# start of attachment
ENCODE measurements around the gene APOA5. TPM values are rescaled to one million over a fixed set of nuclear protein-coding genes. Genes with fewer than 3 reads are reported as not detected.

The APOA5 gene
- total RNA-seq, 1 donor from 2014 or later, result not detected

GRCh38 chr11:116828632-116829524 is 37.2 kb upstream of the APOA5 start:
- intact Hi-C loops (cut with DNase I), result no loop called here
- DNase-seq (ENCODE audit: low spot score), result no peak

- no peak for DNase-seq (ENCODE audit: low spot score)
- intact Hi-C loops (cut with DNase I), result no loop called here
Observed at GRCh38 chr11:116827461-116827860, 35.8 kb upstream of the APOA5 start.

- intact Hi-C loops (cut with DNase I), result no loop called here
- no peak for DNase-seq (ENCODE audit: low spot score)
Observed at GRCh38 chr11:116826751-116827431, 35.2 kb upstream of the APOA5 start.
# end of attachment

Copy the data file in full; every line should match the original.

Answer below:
ENCODE measurements around the gene APOA5. TPM values are rescaled to one million over a fixed set of nuclear protein-coding genes. Genes with fewer than 3 reads are reported as not detected.

The APOA5 gene
- total RNA-seq, 1 donor from 2014 or later, result not detected

GRCh38 chr11:116828632-116829524 is 37.2 kb upstream of the APOA5 start:
- intact Hi-C loops (cut with DNase I), result no loop called here
- DNase-seq (ENCODE audit: low spot score), result no peak

- no peak for DNase-seq (ENCODE audit: low spot score)
- intact Hi-C loops (cut with DNase I), result no loop called here
Observed at GRCh38 chr11:116827461-116827860, 35.8 kb upstream of the APOA5 start.

- intact Hi-C loops (cut with DNase I), result no loop called here
- no peak for DNase-seq (ENCODE audit: low spot score)
Observed at GRCh38 chr11:116826751-116827431, 35.2 kb upstream of the APOA5 start.